Easton Hockey: Invention vs. Improvement Part 1

By Kyle Stevenson

Easton’s new mantra? Invention vs. Improvement. It’s that simple. On March 21, we were lucky enough to get to talk to some of Easton Hockey’s top designers, learn about their new product and then demo it out on the ice. Easton sees a hockey equipment industry that is continually taking the best selling skate or stick and saying, “what can we do to improve it or put our spin on it?” Bucking this trend, the people at Easton went back to the drawing board and built products from the ground up. Invent, don’t just improve.

This strategy is staggeringly simple, but in a way brilliant. They brought in two guys, Dave Cruikshank and Scott Bjugstad, who really know their stuff. Cruickshank is a four-time Olympic speed skater and NHL skating coach. Bjugstad is an eight-year NHL veteran (1984-1992) who played on the 1984 US Olypic hockey team and then with the Pittsburgh Penguins, Los Angeles Kings and Minnesota North Stars. Easton brought them on board and let them do their thing. Good move.

While most of the industry tried to continue building stiffer and stiffer skates, Cruikshank considered the mechanics of skating and built a skate around that. The goal: build a boot to do what a player needs it to do, as opposed to building a boot and trying to make it do what the company thinks it should. If you look at a particular skate model and see it tending to breakdown a certain way, or in particular spots, it shows that players are trying to naturally do something in it that the skate can’t do. Cruickshank and the design team took the three major aspects of skating – Downforce, Push Direction and Tempo. Then he built a skate around them.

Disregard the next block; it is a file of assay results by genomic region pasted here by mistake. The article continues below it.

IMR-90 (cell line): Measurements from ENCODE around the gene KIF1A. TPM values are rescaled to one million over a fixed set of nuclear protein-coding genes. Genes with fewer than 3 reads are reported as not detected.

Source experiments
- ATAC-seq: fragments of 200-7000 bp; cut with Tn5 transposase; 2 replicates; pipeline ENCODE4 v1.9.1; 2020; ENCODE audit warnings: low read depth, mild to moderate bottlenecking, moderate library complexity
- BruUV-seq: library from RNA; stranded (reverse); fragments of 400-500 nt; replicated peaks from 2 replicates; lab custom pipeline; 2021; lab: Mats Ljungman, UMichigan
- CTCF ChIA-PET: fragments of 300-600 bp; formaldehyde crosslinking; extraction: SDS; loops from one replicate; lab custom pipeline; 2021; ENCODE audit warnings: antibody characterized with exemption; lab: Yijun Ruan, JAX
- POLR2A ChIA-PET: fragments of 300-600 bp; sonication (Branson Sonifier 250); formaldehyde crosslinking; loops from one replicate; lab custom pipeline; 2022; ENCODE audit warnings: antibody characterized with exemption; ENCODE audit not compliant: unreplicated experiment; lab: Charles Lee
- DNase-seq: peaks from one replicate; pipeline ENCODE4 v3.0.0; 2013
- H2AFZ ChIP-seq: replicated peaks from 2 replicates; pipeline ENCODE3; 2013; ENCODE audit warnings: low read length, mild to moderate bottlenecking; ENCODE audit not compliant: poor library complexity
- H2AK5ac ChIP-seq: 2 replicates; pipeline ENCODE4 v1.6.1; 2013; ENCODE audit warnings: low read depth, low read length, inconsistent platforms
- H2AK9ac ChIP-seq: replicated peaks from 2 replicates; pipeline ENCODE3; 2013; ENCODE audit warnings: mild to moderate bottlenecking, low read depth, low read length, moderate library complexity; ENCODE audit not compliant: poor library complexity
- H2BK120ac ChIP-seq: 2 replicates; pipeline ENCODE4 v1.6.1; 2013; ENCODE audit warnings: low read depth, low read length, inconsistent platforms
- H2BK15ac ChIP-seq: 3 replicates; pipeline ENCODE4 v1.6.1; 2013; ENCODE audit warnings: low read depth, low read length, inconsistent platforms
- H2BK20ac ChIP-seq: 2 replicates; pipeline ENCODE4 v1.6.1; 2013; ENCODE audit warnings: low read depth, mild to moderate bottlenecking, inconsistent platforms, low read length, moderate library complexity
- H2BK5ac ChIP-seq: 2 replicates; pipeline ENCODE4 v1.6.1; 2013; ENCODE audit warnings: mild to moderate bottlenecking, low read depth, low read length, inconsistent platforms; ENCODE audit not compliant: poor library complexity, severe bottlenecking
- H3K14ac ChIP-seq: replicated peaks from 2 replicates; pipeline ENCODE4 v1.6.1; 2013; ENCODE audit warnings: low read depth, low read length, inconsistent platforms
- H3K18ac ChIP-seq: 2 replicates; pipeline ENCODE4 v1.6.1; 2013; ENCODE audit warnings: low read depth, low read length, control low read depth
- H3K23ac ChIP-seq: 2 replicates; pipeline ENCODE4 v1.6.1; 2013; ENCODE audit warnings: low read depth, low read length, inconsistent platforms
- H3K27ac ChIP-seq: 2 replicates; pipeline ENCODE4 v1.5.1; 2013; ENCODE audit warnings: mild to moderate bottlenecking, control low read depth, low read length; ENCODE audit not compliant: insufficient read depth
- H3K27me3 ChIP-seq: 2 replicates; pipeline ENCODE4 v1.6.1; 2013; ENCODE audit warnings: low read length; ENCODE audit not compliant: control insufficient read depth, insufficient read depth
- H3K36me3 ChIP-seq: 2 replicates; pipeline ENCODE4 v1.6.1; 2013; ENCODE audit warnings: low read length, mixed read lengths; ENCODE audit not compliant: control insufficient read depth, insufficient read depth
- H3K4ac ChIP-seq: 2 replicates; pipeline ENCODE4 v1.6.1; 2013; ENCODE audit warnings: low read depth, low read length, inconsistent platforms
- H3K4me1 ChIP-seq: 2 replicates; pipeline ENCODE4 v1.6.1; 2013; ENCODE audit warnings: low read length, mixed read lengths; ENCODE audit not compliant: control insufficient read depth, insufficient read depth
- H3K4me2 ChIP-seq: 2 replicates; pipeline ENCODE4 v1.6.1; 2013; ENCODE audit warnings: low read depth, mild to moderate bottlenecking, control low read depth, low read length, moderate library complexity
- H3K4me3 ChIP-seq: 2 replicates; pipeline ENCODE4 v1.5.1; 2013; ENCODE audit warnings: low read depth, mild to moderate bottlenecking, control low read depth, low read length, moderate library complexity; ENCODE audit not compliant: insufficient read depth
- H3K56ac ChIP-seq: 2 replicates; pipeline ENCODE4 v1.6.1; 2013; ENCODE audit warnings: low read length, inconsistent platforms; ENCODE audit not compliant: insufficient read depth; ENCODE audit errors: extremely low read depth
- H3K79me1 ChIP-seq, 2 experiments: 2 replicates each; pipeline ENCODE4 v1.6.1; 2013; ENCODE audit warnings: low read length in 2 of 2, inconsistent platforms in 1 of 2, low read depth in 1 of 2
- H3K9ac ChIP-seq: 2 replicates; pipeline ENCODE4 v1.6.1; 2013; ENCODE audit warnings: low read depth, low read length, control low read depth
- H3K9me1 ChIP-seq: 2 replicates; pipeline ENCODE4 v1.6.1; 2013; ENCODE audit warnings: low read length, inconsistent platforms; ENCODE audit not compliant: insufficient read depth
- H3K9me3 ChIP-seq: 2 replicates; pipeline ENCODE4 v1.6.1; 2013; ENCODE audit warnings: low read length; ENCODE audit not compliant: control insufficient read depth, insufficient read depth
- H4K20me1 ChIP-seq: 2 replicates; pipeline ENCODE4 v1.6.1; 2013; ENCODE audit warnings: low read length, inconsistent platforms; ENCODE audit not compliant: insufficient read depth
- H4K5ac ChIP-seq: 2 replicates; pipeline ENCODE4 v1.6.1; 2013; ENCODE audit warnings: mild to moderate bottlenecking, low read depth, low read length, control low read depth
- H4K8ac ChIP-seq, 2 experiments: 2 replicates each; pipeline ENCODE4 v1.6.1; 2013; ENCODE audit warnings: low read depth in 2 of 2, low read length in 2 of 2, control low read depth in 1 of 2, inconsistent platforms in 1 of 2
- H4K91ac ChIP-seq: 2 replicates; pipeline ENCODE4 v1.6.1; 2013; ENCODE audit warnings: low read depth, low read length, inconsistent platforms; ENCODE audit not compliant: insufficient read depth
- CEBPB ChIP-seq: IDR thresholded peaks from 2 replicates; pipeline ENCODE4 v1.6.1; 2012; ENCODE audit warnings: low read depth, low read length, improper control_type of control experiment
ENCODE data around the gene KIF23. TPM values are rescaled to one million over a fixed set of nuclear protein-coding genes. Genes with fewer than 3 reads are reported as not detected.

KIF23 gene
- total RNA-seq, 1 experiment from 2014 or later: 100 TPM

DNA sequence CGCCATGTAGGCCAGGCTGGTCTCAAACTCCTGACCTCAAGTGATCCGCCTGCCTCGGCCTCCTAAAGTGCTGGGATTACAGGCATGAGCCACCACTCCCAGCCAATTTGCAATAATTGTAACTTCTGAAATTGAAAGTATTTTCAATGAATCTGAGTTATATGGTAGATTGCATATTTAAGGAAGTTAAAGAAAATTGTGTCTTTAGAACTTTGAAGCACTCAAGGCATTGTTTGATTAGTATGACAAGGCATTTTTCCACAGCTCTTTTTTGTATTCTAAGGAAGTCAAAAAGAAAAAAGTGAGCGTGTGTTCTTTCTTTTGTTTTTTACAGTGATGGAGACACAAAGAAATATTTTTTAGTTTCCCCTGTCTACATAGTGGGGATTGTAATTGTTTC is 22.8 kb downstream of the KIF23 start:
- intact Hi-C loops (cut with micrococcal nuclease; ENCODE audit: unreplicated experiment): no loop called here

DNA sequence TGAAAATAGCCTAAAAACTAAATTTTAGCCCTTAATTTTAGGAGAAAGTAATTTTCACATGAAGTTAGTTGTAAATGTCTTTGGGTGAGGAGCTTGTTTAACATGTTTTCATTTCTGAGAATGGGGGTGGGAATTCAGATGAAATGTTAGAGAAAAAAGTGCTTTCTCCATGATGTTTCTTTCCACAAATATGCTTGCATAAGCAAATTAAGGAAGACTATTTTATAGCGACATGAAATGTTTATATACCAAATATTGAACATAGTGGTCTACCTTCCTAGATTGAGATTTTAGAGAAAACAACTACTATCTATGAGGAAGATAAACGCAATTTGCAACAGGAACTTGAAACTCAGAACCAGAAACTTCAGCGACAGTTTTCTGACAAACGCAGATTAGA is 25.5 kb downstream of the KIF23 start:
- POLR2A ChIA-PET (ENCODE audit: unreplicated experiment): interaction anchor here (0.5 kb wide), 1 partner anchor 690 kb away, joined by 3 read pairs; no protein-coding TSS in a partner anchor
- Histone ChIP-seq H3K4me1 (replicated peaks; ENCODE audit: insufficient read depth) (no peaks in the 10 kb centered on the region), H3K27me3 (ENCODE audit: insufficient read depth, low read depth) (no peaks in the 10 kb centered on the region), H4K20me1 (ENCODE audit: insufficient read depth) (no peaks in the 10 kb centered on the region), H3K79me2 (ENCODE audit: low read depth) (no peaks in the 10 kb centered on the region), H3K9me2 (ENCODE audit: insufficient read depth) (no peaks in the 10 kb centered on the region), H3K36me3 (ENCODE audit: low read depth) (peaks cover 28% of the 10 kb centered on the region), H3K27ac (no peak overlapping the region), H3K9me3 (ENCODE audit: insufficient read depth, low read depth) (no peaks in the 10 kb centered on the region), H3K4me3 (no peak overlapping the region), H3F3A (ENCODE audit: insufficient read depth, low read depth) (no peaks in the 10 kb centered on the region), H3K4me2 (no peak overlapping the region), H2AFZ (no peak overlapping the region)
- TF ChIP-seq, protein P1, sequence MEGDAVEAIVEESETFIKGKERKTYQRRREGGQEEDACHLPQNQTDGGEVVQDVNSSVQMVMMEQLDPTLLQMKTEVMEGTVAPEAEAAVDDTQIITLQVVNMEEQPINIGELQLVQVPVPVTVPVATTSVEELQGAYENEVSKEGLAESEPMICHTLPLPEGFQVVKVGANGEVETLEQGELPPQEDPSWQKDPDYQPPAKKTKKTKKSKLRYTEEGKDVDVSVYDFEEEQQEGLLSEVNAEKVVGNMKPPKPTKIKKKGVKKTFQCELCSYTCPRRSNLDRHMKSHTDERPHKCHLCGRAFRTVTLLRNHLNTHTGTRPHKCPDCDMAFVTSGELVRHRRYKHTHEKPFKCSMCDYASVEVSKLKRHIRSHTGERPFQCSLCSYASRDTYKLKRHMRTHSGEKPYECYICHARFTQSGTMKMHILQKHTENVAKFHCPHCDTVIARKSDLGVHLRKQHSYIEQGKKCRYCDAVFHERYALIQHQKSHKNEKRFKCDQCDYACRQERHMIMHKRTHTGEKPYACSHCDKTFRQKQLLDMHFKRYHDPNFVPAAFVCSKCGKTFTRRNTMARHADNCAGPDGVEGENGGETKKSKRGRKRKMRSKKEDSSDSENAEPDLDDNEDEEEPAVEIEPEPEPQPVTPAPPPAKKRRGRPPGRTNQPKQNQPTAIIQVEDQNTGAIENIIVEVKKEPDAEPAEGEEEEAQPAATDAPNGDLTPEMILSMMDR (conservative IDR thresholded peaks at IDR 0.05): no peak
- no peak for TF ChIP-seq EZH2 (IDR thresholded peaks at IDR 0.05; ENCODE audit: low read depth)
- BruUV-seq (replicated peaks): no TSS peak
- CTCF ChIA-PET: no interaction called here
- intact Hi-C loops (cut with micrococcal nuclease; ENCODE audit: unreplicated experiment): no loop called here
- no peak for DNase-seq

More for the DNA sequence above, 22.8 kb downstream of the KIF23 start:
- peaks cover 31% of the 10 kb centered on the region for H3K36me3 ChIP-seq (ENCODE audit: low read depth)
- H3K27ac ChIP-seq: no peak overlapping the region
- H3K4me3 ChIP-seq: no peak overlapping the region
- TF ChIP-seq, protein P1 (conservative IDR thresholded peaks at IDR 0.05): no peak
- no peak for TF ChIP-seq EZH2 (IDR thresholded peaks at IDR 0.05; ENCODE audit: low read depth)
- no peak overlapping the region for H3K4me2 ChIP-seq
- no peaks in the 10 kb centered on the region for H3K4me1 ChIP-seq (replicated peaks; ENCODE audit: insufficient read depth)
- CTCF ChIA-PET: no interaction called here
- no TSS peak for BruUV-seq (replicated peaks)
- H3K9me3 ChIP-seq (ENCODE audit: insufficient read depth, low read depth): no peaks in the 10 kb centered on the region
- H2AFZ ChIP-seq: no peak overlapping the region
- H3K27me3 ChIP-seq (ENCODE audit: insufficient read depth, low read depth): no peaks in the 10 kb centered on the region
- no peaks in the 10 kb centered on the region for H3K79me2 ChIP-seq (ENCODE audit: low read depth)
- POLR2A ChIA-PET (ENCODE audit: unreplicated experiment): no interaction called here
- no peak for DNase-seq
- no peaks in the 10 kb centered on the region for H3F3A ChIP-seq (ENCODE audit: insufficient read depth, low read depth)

The Mako Skate is designed for more feedback on the ice and better control of your skates. The CNT (Connect) Holder and runner are named for their purpose –  to connect you to the ice. At first blush, even skating on them for a short period, it is clear they do just that. My first question was this – did they widen the steel? The runner itself felt so much more stable than Easton’s previous holder, the RBII. I was assured they hadn’t and it was simply the design that helped to give a hockey player that much more stable feeling.

I’m not going to go into much depth for review – check back soon for that – as I was only on them for a quick skate, but I was amazed at how quick you could get from one edge to the other. The other thing that caught me was how low you can get on these skates when turning. You truly need to get your mind over it and keep pushing it, because you won’t believe it until it happens. You just have to trust the edges and go for it.  I kept trying to turn harder and lower, thinking I was going to slide out, but the skates kept holding up. Its honestly something you don’t believe until you try it.

Easton Mako Skates are available now right here at Pure Hockey. Check back soon for Part II, where we will go through the technology and invention of the Mako 2 stick. In the meantime, here’s a video we did with Neil Wensley, Easton’s Product Manager for skates, that explores the skates a little more detail. Easton is really onto something here.